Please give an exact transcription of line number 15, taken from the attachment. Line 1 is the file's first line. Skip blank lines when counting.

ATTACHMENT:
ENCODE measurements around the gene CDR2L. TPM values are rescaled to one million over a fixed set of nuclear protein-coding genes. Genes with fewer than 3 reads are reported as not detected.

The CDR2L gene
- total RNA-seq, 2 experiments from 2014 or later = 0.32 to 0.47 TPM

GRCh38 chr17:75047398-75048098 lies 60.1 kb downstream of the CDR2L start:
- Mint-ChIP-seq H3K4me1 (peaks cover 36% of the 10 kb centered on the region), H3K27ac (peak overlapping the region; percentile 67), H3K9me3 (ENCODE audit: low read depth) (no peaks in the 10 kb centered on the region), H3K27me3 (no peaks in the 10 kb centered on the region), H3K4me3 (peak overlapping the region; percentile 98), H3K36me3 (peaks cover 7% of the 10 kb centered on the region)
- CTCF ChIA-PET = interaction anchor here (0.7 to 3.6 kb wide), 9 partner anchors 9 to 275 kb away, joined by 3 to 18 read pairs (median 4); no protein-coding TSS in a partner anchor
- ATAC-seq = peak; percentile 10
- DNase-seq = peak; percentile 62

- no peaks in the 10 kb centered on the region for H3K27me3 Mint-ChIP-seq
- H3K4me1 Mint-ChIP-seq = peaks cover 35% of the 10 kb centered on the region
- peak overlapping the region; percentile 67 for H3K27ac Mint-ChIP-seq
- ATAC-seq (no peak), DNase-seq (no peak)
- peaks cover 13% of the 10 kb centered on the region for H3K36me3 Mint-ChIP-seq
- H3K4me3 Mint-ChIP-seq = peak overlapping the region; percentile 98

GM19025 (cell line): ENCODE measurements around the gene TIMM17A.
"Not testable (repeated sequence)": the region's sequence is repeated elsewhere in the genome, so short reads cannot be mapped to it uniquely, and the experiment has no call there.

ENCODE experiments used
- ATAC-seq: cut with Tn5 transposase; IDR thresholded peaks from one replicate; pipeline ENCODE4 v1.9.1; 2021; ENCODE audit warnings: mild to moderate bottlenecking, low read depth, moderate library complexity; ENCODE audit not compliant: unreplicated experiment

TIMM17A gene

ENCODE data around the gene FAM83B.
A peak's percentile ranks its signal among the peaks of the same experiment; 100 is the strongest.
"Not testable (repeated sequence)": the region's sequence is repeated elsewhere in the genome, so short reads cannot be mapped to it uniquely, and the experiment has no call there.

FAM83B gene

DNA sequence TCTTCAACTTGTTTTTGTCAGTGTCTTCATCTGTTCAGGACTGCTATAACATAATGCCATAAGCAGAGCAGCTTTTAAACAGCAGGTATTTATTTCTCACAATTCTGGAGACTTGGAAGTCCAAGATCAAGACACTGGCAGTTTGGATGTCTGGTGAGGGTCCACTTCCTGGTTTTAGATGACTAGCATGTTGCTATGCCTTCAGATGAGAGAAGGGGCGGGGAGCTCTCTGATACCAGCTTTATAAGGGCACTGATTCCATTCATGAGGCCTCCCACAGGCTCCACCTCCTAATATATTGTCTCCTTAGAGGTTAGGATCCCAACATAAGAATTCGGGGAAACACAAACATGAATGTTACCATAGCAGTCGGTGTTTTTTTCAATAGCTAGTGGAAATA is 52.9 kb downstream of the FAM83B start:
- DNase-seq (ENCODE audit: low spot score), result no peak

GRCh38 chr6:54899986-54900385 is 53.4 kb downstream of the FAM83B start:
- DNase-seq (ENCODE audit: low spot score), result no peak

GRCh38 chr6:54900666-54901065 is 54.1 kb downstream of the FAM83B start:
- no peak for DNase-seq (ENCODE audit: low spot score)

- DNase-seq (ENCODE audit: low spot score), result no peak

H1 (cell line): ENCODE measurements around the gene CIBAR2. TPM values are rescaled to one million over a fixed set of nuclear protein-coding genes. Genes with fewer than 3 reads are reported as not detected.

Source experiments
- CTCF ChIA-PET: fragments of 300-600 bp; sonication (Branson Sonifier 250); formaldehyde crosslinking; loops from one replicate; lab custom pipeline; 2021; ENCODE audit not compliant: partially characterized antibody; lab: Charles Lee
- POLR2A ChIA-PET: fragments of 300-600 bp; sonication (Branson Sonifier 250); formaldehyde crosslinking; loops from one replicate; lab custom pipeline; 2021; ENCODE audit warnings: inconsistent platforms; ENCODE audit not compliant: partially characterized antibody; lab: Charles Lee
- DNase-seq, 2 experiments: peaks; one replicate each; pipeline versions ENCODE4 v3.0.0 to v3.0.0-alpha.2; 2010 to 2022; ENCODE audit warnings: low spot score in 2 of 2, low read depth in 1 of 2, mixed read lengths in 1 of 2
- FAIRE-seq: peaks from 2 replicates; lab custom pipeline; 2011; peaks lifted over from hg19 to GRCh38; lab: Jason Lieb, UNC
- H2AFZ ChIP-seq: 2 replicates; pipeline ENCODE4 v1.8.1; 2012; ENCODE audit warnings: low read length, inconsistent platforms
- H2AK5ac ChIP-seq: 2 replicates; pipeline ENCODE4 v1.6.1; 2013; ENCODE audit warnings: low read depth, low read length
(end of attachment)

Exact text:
GM19025 (cell line): ENCODE measurements around the gene TIMM17A.